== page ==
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Greek Shrimp Saganaki with Masticha Liqueur

Greek Shrimp Saganaki with Masticha Liqueur

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Greek Shrimp Saganaki (called Garides Saganaki in Greek), is an appetizer made with shrimps, flavoured with masticha liqueur, cooked in a tomato sauce.

Saganaki takes its name from a traditional frying pan with two handles, called “sagani”. Hence all dishes cooked in this special frying pan are called “saganaki”.

Fresh shrimp image

The most popular way of making this appetizer is with ouzo but I used masticha liqueur instead.

I was not going to post this recipe today but some time after Easter, as I wanted to focus on strictly Lenten recipes.  

Those who read my blog regularly know that I have been fasting since Clean Monday that is since 2nd March and I have been posting only nistisima, which are Orthodox Lenten recipes, as during lent no animal or products derived from animals such as eggs and dairy products, are allowed to be eaten.   The only thing allowed is seafood and on two Sundays, the 25th March and on Palm Sunday, fish.

Garides or shrimp saganaki image

During Lent, on Sundays, I either make octopus, kalamari or shrimps and on the other days, I usually cook vegetables or dried legumes.

This recipe was made on the morning of my birthday on the 29th March. That morning it was a lovely spring, sunny Sunday and we enjoyed our lunch outside on the balcony accompanied by some ouzo.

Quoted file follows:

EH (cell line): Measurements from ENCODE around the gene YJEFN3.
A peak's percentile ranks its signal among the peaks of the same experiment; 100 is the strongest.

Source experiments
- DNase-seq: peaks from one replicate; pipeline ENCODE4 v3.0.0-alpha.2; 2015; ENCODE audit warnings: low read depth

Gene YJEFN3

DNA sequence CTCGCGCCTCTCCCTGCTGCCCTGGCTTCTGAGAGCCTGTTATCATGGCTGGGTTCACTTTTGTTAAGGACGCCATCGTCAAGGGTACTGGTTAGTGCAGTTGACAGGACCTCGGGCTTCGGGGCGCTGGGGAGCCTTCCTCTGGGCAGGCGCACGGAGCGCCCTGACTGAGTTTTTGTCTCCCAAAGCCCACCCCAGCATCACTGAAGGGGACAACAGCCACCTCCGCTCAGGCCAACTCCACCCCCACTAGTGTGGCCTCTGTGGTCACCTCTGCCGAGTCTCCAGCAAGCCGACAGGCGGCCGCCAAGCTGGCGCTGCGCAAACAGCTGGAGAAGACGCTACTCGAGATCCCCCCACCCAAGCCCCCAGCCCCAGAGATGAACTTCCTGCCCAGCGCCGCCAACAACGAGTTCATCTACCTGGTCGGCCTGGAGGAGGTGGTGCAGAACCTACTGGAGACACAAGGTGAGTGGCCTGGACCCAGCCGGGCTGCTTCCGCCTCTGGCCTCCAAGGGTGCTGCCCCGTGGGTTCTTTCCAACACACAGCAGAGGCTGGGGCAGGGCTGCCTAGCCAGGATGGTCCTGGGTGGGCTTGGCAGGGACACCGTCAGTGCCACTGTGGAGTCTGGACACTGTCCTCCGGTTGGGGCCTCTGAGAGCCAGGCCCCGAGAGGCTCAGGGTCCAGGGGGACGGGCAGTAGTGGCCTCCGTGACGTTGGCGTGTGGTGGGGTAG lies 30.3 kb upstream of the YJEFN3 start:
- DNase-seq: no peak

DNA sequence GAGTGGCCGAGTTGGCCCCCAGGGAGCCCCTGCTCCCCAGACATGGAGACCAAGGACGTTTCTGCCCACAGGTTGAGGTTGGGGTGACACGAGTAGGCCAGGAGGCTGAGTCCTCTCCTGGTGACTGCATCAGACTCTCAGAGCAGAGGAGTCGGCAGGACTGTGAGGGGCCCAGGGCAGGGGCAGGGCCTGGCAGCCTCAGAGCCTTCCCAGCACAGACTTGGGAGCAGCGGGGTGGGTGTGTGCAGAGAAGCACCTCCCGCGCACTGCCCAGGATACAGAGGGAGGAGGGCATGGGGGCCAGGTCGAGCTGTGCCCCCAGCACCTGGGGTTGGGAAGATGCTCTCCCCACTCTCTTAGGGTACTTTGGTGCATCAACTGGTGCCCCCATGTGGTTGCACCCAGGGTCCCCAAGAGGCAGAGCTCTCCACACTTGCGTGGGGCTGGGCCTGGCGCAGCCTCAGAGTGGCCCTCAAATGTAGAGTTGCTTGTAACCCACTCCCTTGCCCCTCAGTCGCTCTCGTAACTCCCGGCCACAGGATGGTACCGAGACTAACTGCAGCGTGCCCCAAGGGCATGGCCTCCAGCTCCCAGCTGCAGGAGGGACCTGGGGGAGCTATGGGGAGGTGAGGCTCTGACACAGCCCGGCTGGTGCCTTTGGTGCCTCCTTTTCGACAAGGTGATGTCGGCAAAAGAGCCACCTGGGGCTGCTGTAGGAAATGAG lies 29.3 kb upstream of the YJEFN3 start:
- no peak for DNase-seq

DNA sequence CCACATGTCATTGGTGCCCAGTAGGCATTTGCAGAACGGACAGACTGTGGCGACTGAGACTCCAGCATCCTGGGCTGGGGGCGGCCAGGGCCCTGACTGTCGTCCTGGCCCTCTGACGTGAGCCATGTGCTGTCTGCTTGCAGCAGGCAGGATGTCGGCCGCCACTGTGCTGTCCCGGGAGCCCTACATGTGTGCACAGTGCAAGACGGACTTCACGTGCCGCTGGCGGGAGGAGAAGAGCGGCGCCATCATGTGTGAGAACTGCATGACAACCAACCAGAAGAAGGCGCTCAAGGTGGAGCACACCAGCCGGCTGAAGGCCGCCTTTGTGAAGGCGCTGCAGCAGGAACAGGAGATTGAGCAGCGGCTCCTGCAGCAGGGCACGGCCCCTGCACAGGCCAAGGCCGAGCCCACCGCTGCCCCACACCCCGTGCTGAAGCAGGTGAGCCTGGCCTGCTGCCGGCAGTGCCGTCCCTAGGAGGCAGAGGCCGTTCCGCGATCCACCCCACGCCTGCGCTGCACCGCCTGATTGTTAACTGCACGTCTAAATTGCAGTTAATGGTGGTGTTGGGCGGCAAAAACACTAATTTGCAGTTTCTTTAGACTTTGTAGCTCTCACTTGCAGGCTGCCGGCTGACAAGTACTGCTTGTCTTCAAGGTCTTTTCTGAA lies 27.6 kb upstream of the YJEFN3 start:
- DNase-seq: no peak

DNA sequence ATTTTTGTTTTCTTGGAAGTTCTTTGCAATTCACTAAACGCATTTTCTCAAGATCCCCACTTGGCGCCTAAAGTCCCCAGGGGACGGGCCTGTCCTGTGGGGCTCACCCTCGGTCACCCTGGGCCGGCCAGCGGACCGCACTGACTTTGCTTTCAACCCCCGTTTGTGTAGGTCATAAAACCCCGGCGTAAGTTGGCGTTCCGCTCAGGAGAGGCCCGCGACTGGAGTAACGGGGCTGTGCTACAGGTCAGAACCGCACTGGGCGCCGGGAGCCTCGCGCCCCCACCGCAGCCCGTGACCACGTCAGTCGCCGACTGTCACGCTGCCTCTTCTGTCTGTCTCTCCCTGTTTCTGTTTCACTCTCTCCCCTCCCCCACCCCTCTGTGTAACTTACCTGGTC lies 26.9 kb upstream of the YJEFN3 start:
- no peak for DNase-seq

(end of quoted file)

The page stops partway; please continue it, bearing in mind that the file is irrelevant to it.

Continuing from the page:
The dish finishes with the addition of feta so as I was the only one fasting, before adding the feta I took some out for myself and added some feta for the rest of the family, who are not strictly fasting.

Apart from this dish, I also made some Bourekia with Mushrooms, a Greek salad and with some crusty bread, it was a very filling meal.

garides saganaki appetizer image

I cook more than three different recipes daily so it is impossible for me to post all the recipes I make as early as I would like to.  I have more than 100 unpublished recipes some dating more than a year back and whenever the occasion arises I publish whatever I think suitable.  I have made this recipe more than once.  

When I was hosting the Think Spice event, I made a thorough research about mastic and it was then that I saw mastic liqueur used in saganaki,  so I had that in mind when making the recipe. 

Those recipes did not have any of the ingredients I added but I made the usual saganaki which is usually in a tomato sauce and feta making my own twist by adding mushrooms, peppers and fresh herbs.   It was as simple as that.

To make this saganaki, I used fresh shrimp.